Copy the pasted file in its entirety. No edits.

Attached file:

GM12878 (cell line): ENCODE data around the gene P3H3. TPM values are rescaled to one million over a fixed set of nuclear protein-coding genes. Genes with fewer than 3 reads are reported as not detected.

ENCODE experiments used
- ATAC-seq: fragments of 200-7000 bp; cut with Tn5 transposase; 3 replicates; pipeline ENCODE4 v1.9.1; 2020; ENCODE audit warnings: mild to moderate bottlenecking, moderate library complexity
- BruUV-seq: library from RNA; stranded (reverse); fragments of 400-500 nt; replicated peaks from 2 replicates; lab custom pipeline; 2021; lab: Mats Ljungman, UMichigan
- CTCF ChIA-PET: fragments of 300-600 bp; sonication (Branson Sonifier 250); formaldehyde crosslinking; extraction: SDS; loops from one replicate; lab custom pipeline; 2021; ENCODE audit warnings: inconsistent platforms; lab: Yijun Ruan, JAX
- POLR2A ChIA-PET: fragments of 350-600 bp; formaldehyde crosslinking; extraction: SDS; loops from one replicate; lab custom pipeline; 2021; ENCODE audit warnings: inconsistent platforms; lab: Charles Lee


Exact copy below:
GM12878 (cell line): ENCODE data around the gene P3H3. TPM values are rescaled to one million over a fixed set of nuclear protein-coding genes. Genes with fewer than 3 reads are reported as not detected.

ENCODE experiments used
- ATAC-seq: fragments of 200-7000 bp; cut with Tn5 transposase; 3 replicates; pipeline ENCODE4 v1.9.1; 2020; ENCODE audit warnings: mild to moderate bottlenecking, moderate library complexity
- BruUV-seq: library from RNA; stranded (reverse); fragments of 400-500 nt; replicated peaks from 2 replicates; lab custom pipeline; 2021; lab: Mats Ljungman, UMichigan
- CTCF ChIA-PET: fragments of 300-600 bp; sonication (Branson Sonifier 250); formaldehyde crosslinking; extraction: SDS; loops from one replicate; lab custom pipeline; 2021; ENCODE audit warnings: inconsistent platforms; lab: Yijun Ruan, JAX
- POLR2A ChIA-PET: fragments of 350-600 bp; formaldehyde crosslinking; extraction: SDS; loops from one replicate; lab custom pipeline; 2021; ENCODE audit warnings: inconsistent platforms; lab: Charles Lee